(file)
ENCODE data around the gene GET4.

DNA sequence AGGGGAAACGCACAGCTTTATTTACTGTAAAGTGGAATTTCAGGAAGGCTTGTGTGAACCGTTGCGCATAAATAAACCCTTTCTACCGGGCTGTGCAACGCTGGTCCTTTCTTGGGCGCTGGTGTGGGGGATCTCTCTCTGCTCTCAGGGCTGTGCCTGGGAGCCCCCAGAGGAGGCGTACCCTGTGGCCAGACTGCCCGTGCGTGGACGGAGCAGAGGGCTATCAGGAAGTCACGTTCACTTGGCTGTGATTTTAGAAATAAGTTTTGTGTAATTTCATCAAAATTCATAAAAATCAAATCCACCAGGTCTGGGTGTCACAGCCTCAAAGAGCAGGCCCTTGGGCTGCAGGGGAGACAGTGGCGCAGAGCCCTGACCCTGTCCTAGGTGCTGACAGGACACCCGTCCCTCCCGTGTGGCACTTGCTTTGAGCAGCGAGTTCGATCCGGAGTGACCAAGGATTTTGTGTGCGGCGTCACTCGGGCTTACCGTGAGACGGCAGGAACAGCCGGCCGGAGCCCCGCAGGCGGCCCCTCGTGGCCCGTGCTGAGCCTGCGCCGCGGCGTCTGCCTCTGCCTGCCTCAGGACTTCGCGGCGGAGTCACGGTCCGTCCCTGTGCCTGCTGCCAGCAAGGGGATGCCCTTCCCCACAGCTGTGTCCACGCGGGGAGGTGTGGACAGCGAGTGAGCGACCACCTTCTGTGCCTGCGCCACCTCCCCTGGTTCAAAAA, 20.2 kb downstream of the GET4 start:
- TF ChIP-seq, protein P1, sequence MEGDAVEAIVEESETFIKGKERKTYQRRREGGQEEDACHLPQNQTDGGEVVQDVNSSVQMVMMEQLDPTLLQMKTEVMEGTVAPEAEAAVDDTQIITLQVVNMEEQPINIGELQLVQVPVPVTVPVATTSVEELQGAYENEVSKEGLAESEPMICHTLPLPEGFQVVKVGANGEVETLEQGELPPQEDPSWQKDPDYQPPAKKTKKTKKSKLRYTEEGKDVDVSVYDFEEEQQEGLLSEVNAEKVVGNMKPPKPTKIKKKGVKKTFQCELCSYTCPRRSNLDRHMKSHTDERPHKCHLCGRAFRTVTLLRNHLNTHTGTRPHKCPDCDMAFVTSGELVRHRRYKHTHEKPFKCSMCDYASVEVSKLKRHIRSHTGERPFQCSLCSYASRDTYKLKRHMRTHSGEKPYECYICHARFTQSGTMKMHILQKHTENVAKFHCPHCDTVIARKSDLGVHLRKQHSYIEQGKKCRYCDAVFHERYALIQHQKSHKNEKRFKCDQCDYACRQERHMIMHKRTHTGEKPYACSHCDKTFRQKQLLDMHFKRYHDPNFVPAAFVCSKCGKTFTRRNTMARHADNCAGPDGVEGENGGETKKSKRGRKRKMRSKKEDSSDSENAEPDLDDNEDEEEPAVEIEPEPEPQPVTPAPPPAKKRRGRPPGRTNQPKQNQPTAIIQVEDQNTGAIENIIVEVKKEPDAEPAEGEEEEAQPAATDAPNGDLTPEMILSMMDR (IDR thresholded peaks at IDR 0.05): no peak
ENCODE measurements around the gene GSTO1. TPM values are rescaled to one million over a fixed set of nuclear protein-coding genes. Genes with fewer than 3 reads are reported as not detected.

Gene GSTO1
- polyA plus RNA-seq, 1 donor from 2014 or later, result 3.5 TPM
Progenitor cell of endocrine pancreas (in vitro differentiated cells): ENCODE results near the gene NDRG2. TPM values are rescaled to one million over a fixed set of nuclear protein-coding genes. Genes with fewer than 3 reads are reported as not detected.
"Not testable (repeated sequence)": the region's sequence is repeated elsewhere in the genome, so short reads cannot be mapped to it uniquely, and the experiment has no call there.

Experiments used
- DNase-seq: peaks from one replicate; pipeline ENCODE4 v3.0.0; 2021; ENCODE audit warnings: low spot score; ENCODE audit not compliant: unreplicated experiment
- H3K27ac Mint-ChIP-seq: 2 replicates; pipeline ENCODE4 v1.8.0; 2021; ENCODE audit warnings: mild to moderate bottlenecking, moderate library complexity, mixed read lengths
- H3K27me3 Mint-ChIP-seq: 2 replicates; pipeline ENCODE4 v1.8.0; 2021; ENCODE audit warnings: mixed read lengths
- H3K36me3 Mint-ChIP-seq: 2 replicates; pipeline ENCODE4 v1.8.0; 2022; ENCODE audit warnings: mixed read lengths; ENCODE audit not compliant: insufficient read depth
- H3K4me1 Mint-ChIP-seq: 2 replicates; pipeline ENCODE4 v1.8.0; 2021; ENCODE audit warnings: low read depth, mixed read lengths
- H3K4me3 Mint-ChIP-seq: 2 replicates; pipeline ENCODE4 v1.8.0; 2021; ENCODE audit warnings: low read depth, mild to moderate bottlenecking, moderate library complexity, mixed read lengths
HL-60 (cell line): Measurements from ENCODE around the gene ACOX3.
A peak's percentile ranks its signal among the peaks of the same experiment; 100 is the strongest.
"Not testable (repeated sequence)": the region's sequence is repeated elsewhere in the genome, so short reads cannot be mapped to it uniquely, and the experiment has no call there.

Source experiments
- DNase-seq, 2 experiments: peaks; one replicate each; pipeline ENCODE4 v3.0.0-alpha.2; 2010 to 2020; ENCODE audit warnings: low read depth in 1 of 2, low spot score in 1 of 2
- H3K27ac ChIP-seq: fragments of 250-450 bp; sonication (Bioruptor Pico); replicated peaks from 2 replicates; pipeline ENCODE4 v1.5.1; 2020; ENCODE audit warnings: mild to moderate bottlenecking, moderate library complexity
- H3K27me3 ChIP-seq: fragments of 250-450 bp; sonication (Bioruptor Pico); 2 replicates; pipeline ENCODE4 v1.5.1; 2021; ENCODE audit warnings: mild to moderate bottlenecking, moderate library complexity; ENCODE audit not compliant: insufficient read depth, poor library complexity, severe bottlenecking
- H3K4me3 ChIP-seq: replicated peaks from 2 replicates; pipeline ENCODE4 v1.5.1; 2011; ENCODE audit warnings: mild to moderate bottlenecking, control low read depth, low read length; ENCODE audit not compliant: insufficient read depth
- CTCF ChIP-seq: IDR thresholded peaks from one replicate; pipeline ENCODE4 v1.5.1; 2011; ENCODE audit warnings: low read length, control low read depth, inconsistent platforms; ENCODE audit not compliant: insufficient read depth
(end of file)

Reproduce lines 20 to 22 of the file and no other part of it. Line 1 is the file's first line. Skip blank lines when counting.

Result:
- DNase-seq, 2 experiments: peaks; one replicate each; pipeline ENCODE4 v3.0.0-alpha.2; 2010 to 2020; ENCODE audit warnings: low read depth in 1 of 2, low spot score in 1 of 2
- H3K27ac ChIP-seq: fragments of 250-450 bp; sonication (Bioruptor Pico); replicated peaks from 2 replicates; pipeline ENCODE4 v1.5.1; 2020; ENCODE audit warnings: mild to moderate bottlenecking, moderate library complexity
- H3K27me3 ChIP-seq: fragments of 250-450 bp; sonication (Bioruptor Pico); 2 replicates; pipeline ENCODE4 v1.5.1; 2021; ENCODE audit warnings: mild to moderate bottlenecking, moderate library complexity; ENCODE audit not compliant: insufficient read depth, poor library complexity, severe bottlenecking